Meta-analysis of Intelligence Scores of ‘Street Children’ in Developing Countries


In many developing countries, unsupervised children spend much of their time in the urban environment and in the context of extreme poverty. These 'street children' are generally not attending school, psychological traumas are common and rates of substance abuse are high. The multiple deprivations suffered and the exposure to factors mitigating normal neurocognitive development would suggest that attainment of optimal intellectual function would be hindered. This would have implications for interventions aimed at bringing these children back into mainstream society, which generally favour reintegration into educational programs. Despite this, there is scant published material on intelligence testing of samples of street children. A systematic review and meta-analysis of the existing academic literature was conducted in English and Spanish. Only four studies of street children that included data on intelligence tests or proxy measures of intellectual functioning could be identified. These reports, from Colombia, Indonesia, Ethiopia and South Africa, described 165 different children. Mean scores from the street children were compared with control sample means or population norm estimates, in the later case adjustments were made for cross-cultural comparisons and for the Flynn effect. The adjusted means were used to calculate effect sizes (Cohen’s d). In all four samples, performance was below that which would be expected from the normal population, though there was much variation. The sample from Indonesia showed the smallest effect size (d=.25) and the sample from Ethiopia showed the largest effect size (d=2.87). The mean unweighted effect size was 1.27. Although limited by the dearth of research on the topic, the current results suggest that the multiple deprivations suffered by street children in developing countries tend to impair normal neurocognitive development, but that the extent of this varies by culture.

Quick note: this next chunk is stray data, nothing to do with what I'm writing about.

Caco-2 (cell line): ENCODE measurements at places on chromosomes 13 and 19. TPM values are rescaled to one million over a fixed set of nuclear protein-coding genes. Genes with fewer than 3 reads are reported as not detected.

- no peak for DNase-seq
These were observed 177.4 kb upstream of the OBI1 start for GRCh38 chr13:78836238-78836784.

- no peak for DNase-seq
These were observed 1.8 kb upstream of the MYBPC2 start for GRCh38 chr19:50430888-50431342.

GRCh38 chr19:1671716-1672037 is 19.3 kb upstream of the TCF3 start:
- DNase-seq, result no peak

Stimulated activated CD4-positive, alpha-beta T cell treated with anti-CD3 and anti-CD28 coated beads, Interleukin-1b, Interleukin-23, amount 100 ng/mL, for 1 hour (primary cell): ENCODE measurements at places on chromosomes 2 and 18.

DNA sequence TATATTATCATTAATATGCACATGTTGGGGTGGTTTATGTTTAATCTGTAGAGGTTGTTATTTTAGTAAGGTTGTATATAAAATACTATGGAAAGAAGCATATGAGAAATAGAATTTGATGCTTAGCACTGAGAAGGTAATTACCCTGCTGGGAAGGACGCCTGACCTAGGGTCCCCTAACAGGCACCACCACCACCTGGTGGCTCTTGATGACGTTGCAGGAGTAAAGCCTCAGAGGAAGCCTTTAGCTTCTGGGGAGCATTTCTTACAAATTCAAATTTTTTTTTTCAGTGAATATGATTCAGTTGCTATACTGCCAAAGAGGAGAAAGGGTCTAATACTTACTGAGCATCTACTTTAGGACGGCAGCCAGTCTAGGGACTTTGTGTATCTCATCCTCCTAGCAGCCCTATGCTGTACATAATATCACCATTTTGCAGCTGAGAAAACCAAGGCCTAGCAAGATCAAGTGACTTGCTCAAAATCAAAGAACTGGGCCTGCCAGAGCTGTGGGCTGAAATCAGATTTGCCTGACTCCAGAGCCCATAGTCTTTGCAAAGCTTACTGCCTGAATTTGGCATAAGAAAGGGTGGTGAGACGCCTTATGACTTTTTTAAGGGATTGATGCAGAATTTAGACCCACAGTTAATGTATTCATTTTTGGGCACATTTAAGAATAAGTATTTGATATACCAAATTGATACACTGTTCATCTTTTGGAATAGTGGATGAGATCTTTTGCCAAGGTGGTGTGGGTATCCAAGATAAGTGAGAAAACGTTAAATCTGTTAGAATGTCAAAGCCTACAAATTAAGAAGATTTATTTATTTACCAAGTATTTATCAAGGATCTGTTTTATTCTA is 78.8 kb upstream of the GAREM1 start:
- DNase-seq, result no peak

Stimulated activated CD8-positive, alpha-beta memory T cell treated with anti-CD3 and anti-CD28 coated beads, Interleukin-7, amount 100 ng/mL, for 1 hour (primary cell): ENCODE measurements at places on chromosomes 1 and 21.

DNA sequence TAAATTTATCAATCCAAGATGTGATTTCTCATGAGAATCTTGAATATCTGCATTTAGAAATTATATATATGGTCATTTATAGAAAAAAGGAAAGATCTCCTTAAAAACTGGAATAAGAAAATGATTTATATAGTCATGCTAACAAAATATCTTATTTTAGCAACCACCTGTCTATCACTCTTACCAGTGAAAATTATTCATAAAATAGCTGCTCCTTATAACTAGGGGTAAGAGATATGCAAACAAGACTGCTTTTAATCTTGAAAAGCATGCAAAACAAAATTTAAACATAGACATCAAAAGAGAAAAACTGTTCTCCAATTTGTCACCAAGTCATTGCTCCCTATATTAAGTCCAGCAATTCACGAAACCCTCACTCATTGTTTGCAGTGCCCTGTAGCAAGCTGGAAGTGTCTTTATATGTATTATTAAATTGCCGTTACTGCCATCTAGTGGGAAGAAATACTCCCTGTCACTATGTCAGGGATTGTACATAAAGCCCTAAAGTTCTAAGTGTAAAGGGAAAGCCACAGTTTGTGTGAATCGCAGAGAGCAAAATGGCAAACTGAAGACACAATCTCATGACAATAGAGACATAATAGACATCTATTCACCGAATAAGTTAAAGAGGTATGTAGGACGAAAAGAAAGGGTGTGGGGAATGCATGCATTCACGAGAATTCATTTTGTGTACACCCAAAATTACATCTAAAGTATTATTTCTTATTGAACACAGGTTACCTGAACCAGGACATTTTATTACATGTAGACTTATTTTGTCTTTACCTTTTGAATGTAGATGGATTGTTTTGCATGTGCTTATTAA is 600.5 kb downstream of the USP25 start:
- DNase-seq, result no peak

Author Information
Graham Pluck, Chuo University, Japan

Paper Information
Conference: ACP2013
Stream: Psychology

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